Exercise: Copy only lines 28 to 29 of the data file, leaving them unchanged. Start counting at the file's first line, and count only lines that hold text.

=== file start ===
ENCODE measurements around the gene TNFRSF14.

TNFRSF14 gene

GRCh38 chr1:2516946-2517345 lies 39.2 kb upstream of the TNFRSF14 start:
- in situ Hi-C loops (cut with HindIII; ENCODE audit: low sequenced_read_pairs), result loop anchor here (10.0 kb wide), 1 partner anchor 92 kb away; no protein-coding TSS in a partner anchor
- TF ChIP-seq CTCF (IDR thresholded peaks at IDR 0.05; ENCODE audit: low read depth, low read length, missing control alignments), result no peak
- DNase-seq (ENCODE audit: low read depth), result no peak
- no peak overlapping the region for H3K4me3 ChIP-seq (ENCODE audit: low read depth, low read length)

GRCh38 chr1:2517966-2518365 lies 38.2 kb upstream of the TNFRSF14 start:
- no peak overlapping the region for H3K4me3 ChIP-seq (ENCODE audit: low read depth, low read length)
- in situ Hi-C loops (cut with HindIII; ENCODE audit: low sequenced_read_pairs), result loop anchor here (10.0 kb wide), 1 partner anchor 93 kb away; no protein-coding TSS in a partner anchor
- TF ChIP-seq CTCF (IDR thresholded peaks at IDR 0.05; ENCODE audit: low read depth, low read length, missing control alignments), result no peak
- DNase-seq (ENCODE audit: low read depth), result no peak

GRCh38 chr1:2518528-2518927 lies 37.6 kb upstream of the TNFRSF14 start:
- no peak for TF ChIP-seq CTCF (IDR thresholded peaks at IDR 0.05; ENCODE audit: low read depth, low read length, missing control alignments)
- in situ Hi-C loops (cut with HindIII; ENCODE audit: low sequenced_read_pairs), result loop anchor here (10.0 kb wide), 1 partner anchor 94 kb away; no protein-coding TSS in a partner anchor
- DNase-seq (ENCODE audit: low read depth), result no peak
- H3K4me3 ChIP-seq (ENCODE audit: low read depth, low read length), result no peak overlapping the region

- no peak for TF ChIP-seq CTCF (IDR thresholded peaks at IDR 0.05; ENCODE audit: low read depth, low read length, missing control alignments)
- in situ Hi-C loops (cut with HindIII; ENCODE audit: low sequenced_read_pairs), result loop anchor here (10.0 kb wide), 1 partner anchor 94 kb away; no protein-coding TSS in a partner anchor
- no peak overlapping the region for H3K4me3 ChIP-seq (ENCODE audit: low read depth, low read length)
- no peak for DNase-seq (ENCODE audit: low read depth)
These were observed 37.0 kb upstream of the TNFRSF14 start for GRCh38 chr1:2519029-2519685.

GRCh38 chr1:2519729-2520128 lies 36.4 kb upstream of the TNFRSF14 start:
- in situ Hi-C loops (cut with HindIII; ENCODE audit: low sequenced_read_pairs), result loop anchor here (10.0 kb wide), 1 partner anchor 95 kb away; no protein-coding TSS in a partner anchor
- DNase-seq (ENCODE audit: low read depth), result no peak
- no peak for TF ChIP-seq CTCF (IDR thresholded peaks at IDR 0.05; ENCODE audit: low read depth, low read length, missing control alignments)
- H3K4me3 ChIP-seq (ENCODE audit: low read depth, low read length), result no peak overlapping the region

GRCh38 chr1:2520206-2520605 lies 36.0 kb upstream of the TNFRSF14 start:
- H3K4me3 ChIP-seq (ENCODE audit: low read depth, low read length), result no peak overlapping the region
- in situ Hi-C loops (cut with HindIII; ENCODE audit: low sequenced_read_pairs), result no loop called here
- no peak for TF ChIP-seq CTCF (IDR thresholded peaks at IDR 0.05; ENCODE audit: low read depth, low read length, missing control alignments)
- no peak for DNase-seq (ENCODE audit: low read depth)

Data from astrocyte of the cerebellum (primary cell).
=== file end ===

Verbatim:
GRCh38 chr1:2520206-2520605 lies 36.0 kb upstream of the TNFRSF14 start:
- H3K4me3 ChIP-seq (ENCODE audit: low read depth, low read length), result no peak overlapping the region